Job Description: At Amazon, it is the hiring manager’s responsibility to write the description, which the Bar Raiser can review for clarity. A good job description must be specific and focused.
Resume Review: The recruiter selects the most worthy candidates based on how their résumés fulfill the job requirements as defined in the JD. If the candidates the recruiter selects meet the hiring manager’s expectations, that’s a sign that the JD is clearly written and specific.
Phone Screen: During the phone screen, the hiring manager describes the position to the candidate in detail and seeks to establish some rapport with them by describing their own background, and why they chose to join Amazon.
In-House Interview: There are two distinctive features in an Amazon in-house interview loop: behavioral interviewing and Bar Raiser.
First, the interviewer wants the candidate to provide detailed examples of what they personally contributed to solving hard problems or how they performed in work situations like the ones they will experience at Amazon. Second, the interviewer wants to learn how the candidate accomplished their goals and whether their methods align with the Amazon Leadership Principles.
General, open-ended questions such as “Tell me about your career” or “Walk me through your résumé” are usually a waste of time and will not produce the kind of specific information you’re after. When asked such questions, most candidates will take the opportunity to deliver a positive, perhaps slightly glorified narrative of their career.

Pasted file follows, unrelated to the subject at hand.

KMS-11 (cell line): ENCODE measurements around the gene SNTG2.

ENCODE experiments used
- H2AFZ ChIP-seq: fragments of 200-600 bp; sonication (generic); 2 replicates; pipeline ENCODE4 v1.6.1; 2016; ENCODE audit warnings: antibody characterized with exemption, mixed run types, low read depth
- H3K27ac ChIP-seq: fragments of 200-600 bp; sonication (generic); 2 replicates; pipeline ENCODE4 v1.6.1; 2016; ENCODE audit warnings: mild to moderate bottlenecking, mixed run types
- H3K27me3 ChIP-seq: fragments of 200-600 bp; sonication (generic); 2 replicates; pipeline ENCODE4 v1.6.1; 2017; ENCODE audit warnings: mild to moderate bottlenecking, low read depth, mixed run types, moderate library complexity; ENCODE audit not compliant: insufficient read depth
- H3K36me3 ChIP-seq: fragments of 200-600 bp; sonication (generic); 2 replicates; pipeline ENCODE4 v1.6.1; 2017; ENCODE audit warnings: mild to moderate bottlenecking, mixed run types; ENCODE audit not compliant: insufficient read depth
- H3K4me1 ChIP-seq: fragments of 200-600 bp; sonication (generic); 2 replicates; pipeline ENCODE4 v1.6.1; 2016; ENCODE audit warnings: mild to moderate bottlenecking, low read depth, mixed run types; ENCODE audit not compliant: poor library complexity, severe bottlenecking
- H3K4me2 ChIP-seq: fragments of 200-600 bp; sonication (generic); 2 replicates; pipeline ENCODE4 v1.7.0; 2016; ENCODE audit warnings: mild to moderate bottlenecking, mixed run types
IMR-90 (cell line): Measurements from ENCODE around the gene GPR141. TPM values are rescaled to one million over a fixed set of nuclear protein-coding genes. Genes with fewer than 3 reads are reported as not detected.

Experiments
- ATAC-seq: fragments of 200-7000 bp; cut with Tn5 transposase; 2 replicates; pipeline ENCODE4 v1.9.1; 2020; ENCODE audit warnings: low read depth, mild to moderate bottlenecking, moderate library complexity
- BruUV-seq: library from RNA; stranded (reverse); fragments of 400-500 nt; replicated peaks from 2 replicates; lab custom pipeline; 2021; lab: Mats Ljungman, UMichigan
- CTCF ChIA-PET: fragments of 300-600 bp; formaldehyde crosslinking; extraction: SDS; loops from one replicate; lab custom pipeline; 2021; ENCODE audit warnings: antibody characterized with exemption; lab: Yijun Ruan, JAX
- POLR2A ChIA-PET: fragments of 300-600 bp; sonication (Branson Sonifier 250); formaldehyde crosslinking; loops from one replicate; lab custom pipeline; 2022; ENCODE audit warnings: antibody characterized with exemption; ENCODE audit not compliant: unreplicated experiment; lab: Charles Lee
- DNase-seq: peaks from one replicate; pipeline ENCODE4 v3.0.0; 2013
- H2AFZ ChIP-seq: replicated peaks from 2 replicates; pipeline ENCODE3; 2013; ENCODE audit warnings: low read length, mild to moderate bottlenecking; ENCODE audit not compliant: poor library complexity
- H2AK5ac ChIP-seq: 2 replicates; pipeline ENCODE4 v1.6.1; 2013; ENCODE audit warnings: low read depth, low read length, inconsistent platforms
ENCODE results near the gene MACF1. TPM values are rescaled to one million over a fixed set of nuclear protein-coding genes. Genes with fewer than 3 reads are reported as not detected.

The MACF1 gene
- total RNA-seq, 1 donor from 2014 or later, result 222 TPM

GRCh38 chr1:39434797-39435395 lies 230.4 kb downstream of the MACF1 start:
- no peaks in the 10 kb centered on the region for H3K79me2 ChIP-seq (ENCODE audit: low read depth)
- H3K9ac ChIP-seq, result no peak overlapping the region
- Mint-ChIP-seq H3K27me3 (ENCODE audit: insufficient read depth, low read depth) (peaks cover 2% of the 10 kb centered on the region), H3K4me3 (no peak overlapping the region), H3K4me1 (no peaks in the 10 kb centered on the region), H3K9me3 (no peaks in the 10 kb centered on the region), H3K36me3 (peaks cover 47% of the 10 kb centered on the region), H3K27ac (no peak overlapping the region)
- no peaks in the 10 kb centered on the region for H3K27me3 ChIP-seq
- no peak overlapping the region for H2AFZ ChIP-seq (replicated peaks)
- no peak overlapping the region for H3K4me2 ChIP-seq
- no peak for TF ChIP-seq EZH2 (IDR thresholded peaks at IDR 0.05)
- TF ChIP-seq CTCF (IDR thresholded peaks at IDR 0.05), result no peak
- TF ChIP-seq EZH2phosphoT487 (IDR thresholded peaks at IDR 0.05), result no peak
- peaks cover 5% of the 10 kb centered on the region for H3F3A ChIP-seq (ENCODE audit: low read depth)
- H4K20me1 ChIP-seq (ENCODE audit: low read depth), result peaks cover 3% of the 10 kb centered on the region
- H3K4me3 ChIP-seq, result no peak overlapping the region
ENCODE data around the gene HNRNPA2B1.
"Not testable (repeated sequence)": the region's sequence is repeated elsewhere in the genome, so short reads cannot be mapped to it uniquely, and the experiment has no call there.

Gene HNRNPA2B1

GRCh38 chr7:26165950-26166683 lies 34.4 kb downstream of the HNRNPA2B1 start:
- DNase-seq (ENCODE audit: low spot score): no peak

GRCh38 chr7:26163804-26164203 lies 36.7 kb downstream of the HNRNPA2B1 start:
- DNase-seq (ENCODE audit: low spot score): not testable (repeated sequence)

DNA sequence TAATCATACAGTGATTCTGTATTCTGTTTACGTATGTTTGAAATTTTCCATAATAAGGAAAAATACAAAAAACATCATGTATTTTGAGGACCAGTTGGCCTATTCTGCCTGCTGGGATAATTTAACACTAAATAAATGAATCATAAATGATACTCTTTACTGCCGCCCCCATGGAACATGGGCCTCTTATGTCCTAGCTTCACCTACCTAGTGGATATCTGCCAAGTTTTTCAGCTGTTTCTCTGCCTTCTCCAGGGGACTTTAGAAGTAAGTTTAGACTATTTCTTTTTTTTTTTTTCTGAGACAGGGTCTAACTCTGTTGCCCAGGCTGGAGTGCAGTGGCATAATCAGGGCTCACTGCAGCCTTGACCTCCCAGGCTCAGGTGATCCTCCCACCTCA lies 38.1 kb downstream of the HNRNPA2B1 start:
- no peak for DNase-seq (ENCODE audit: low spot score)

The method that Amazon interviewers use for drilling down goes by the acronym STAR (Situation, Task, Action, Result):
- “What was the situation?”
- “What were you tasked with?”
- “What actions did you take?”
- “What was the result?”
A good interviewer continues to ask questions until they feel they have a good understanding of what the interviewee personally accomplished versus what the team did. Questions that can reveal this information include “If you were assigned to work on a different project instead of Project X, what would have changed about Project X?” and “What was the toughest call on Project X, and who made it?”
Bar Raiser is involved in every interview loop, and ensures the process is followed and bad hiring decisions are avoided. They are also there to set a good example for other interviewers. In addition to conducting one of the interviews, the Bar Raiser coaches others on interviewing techniques, asks probing questions in the debrief, makes sure that personal biases do not affect the hiring decision, and determines whether the candidate meets or exceeds the hiring bar set by the previous.
Written Feedback: Written feedback is expected to be specific, detailed, and filled with examples from the interview to address the Leadership Principles assigned to the interviewer. The feedback should be written shortly after the interview is complete to ensure that nothing of value is forgotten.